Ionity juggles the short term and the long
The charging firm is full speed ahead on network build out. But how do you invest efficiently in an ever-evolving market?
European highway charging firm Ionity is targeting 7,000 points by 2025, an increase of over 150pc from its current network. But EV inFocus wants to know how you make long-term investment in a charging market undergoing rapid change.
Customer behaviour is still relatively unknown and likely to change; market size is growing, but not necessarily at the same rate across Europe; technology is evolving swiftly.
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So we sat down with Michael Hajesch, CEO of the firm since its 2017 founding as a joint venture between four major legacy OEMs — Germany’s BMW, Mercedes and Volkswagen and the US’ Ford, joined by Japan’s Hyundai in 2020 — to find out how he and his firm are approaching the challenge.
Is Ionity on target to reach 7,000 charging points installed by 2025?
Hajesch: I feel very comfortable in terms of achieving these kinds of targets. I see, in the field, not only upgrades of existing sites, but also new sites going live on a continuous basis.
Also, we are really progressing well in terms of securing land, which means that we have already been working on the pipeline for next year for months. And why is that? If you secure the land and the long-term concession, then the work starts in terms of applications for building, construction works, grid connections. And all these things require a lot of work, and also permitting from third parties like the grid operators.
The final stage of finalising the site and then doing the commissioning for the go live, that is just a few days by comparison.
What are your longer-term ambitions?
Hajesch: It is a long-term race to build a profitable company that is really known and provides customer benefits regarding high power charging and beyond. I think that is the overall mission of Ionity.
What comes next? Different use cases; going more into cities; building larger hubs; using partnerships with other companies we are not engaging with as of today; and broadening the network in different countries. We are in 24 countries, so that means thinking also of Poland, Spain, Portugal, Lithuania, Estland, Croatia etc.
These are all up-and-coming markets. And there is not the maturity level we see as of today in the UK, Norway, France, Germany. We have to take care that we have a really holistic approach for Europe.
When expanding the network, do you think about that longer term — e.g. when there is greater EV penetration — or do chargers have to be profitable from the get-go?
Hajesch: At one end is the long-term perspective, which you definitely need because we are talking infrastructure, and infrastructure is a long-term business. You install quite expensive charging equipment at highway destinations — with many outlets being ready to be expanded over time when demand kicks in.
At the same time, knowing that — even if the market is soaring by 30-40pc of new vehicle sales — at the end of the day, you still need a dedicated car parque and utilisation rate to get profitable.
So do you have a minimum initial usage rate threshold for installing a charger?
Hajesch: We see that the utilisation rate is totally different in the different countries, based on maturity level again. How many vehicles are registered? How much mileage is the customer really doing on long-distance trips? I think the long-distance trips taken in the UK might be different to long-distance trips taken in central Europe like in Austria or Germany.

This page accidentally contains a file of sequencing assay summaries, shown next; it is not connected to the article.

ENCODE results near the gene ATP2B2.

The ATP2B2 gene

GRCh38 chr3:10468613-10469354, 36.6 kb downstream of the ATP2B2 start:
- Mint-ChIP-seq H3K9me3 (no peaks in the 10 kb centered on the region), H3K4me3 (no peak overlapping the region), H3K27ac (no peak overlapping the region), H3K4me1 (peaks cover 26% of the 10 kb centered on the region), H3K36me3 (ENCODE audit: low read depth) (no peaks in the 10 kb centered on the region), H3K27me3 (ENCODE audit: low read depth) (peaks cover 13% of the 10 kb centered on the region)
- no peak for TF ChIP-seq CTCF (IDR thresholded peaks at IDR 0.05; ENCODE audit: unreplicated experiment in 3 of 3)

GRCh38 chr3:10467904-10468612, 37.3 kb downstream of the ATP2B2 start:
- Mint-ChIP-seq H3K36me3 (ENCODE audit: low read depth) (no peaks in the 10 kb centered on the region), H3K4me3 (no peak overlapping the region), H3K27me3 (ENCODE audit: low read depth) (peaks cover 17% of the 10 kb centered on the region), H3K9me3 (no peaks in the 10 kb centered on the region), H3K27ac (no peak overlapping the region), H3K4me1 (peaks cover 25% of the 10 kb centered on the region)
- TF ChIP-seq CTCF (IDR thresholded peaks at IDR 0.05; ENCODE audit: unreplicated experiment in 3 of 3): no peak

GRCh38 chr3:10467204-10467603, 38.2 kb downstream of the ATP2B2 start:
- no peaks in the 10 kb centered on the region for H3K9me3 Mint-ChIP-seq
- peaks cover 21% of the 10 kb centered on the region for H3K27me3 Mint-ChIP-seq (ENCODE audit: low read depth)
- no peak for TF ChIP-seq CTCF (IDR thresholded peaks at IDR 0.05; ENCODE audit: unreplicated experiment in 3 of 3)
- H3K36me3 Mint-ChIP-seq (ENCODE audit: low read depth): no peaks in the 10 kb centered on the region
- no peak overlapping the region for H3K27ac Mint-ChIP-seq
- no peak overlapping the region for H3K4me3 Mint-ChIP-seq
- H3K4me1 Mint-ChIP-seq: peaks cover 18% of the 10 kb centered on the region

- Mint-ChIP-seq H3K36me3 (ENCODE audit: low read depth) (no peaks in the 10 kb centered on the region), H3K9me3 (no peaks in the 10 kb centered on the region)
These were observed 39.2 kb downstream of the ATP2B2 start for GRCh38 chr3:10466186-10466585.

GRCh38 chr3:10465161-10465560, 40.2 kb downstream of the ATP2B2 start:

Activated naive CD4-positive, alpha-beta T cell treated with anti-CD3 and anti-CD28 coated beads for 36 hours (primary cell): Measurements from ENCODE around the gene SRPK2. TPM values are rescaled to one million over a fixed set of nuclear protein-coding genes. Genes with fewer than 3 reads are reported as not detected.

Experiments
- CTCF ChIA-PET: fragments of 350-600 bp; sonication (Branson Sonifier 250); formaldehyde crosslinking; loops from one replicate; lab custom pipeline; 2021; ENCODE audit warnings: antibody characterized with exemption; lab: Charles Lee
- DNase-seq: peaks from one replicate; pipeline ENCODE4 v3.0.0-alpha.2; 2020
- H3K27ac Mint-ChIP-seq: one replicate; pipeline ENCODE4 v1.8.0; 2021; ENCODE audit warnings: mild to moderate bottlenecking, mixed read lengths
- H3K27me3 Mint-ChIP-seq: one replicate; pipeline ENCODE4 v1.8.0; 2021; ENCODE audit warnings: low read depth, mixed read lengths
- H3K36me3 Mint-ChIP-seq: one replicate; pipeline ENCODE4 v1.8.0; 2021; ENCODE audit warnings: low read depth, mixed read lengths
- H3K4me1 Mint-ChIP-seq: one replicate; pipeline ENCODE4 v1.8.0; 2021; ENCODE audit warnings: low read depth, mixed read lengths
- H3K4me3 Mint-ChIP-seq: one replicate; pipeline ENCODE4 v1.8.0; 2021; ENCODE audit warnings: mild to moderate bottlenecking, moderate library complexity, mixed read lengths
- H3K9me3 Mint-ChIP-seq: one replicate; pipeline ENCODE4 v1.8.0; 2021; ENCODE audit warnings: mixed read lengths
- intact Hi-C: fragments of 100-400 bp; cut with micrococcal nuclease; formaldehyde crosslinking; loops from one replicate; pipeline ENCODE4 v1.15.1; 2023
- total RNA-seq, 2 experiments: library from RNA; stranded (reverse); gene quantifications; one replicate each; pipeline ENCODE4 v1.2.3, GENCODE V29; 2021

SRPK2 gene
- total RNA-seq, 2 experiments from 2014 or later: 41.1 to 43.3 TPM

So whatever number I would tell you now would be the wrong number. It is really a country-by-country and long-term perspective number, which is always focused on the profitability of the company itself.
How much do you think about customer psychology — when/how/where they want to charge — when planning your network?
Hajesch: We come from five years of being a first mover with a European approach to dedicated long-distance high power charging. Now more and more customers going for EVs means also that customer preferences — the options they look for — will get more differentiated in different countries and for different customer groups.
Looking forward, I would expect a much more tailored offer for different customer groups in the near future from Ionity, which takes into consideration, for example, peak times and off-peak times. So, less queuing and less waiting time [for the former], but also give an incentive to say, ‘Well, maybe you wait an hour or two, but then you get a more attractive price on an off-peak time.’ These are simple mechanisms we need to look at and then bring to the market as a next step.
How does a firm executing rapid build-out of infrastructure in an ever-evolving technology environment manage risk? How do you avoid, as best you can, obsolete tech?
Hajesch: First of all, for sure we have a decent risk management in the business. But, looking specifically at technology, we are trying to anticipate and build future-proof technology, meaning each Ionity outlet delivers 350kW. If we look at the vehicles on the market today, only a few come close to 350kW; we see average charging capacity at c.80kW. That means the infrastructure is future-proofed in terms of capacity.
I think, from the beginning, we were one of the few, if only, ones having a huge test site available, north of Munich, where we test charging equipment and also services to the vehicle.
We test different transformer concepts; different hardware from different vendors; interoperability testing; services integrated with app, without app. We want to really make sure that, at the end of the day, we can do best in terms of customer success and customer freedom.